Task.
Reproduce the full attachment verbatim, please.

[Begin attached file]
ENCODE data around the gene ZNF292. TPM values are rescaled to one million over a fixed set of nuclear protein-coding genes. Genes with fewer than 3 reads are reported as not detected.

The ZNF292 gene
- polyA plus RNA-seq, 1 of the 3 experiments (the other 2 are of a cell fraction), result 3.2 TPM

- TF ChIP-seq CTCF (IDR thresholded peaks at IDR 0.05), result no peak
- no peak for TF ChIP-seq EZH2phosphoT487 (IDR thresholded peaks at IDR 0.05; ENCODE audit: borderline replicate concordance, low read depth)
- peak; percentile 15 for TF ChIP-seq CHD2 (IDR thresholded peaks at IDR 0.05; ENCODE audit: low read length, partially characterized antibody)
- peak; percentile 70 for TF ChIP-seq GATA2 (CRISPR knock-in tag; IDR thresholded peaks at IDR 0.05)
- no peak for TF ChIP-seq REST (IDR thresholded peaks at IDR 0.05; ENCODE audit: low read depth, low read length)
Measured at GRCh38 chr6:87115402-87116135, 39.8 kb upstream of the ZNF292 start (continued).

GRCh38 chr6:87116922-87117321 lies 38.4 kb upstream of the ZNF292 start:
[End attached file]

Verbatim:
ENCODE data around the gene ZNF292. TPM values are rescaled to one million over a fixed set of nuclear protein-coding genes. Genes with fewer than 3 reads are reported as not detected.

The ZNF292 gene
- polyA plus RNA-seq, 1 of the 3 experiments (the other 2 are of a cell fraction), result 3.2 TPM

- TF ChIP-seq CTCF (IDR thresholded peaks at IDR 0.05), result no peak
- no peak for TF ChIP-seq EZH2phosphoT487 (IDR thresholded peaks at IDR 0.05; ENCODE audit: borderline replicate concordance, low read depth)
- peak; percentile 15 for TF ChIP-seq CHD2 (IDR thresholded peaks at IDR 0.05; ENCODE audit: low read length, partially characterized antibody)
- peak; percentile 70 for TF ChIP-seq GATA2 (CRISPR knock-in tag; IDR thresholded peaks at IDR 0.05)
- no peak for TF ChIP-seq REST (IDR thresholded peaks at IDR 0.05; ENCODE audit: low read depth, low read length)
Measured at GRCh38 chr6:87115402-87116135, 39.8 kb upstream of the ZNF292 start (continued).

GRCh38 chr6:87116922-87117321 lies 38.4 kb upstream of the ZNF292 start: